This is the kind of book that's so masterfully written, it's worth reading twice. The first time, you'll be on the edge of your seat, following the pl...moreThis is the kind of book that's so masterfully written, it's worth reading twice. The first time, you'll be on the edge of your seat, following the plot. The second time around you'll notice how efficiently the author instills a sense of place using spot-on details, and explores character histories and psychologies. Felicia is a run away from Ireland, Mr. Hilditch is a catering manager with questionable motives who finds her wandering the streets of somewhere-near-Birmingham. The narrative alternates between these two points-of-view, plunging readers right into the action, while continuously letting the mystery of both characters' backgrounds unfold. Another one to have on the shelf for anyone interested in exploring plot, and how a literary book can still be a page-turner.
I should mention that I read this with a book group, and one member had to stop reading because she kept worrying it was going to get too graphic. I don't think it's giving too much away to say that it's worth plunging ahead even if you feel that strong sense of forboding - the payoff at the end is immense. (less)
I wouldn't describe this book as a page-turner -- although, even at over 600 pages it is -- it's more like you've been taken hostage and won't be set...moreI wouldn't describe this book as a page-turner -- although, even at over 600 pages it is -- it's more like you've been taken hostage and won't be set free until you've read the last page. After it takes its leisurely Victorian time setting the scene and establishing characters and their relationships, Collins quickly piles mystery upon mystery upon mystery, while establishing and sustaining an astonishing level of foreboding. Any writer interested in studying how to maintain suspense could do worse than read "The Woman in White," ditto for anyone looking for examples of uniquely drawn, distinctive characters. Collins divides his narrative among several different characters, using both confessional/autobiographical and epistolary formats, and is unafraid to let his narrators speak in dialect. I recommend this book highly, but beware... your laundry will suffer, your phone calls will be unanswered, you may even forget where you left your children... (less)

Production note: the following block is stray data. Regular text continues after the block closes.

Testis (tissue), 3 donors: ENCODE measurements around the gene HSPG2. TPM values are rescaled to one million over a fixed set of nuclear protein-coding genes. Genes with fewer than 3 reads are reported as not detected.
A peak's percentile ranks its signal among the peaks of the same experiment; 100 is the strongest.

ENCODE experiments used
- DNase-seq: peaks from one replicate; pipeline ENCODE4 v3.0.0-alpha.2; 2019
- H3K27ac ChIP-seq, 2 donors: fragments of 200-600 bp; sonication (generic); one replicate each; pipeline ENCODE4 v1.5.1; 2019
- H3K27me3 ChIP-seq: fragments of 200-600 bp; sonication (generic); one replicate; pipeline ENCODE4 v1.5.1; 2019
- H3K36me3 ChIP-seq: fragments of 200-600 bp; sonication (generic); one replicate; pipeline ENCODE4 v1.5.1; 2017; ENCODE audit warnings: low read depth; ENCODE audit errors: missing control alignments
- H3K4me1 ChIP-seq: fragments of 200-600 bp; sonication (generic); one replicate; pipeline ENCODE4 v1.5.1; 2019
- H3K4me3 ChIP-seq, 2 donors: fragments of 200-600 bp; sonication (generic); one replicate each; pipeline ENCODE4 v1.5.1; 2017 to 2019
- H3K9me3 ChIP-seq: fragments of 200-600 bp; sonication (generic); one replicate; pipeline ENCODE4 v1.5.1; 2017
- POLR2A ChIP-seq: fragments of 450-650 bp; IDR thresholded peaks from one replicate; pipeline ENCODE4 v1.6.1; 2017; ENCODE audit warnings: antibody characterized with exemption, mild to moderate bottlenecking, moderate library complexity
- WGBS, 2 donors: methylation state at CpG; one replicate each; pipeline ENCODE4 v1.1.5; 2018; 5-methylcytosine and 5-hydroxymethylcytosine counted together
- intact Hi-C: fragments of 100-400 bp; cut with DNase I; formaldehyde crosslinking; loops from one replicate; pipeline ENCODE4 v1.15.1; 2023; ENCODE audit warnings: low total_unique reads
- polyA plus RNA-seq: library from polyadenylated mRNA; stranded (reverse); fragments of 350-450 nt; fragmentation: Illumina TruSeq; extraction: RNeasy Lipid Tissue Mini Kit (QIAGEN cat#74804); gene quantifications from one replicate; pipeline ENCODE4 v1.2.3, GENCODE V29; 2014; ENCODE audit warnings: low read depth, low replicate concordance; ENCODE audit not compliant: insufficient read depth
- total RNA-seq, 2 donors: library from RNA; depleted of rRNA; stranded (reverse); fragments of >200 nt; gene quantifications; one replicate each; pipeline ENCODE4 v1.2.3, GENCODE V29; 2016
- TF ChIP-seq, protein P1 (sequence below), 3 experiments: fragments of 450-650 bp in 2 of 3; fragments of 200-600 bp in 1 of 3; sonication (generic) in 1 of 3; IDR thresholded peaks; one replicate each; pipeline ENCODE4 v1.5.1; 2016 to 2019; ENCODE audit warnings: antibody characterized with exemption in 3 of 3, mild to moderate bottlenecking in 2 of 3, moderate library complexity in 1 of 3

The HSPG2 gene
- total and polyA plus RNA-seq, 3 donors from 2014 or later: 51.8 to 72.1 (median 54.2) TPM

Warning: if you ever wanted to play an instrument, or if you played one as a kid and wonder if you could do it again, this book will make you want to...moreWarning: if you ever wanted to play an instrument, or if you played one as a kid and wonder if you could do it again, this book will make you want to ditch everything else and devote your life to music. Or at least have the happy fantasy of embarking on a musical journey as unexpectedly fulfilling as the author's. Gary Marcus is a pretty well known cognitive psychologist, a dude at the top of his field, who decides at the age of 38 to try to learn to play the guitar. He approaches his subject both like a scientist -- there's plenty of research in here about how the brain responds to music, and how our bodies actually change through learning an instrument -- and like an unabashedly gleeful kid. Along the way he interviews musicians like Pat Metheny and Tom Morello, sits in on a variety of music lessons, from Suzuki to rock camp, and writes his first song. A fun read that satisfies the itch for story with the desire for intellectual inquiry, I would recommend this book to anyone interested in learning to play (or in helping someone else learn to play) any instrument, but especially the guitar. (less)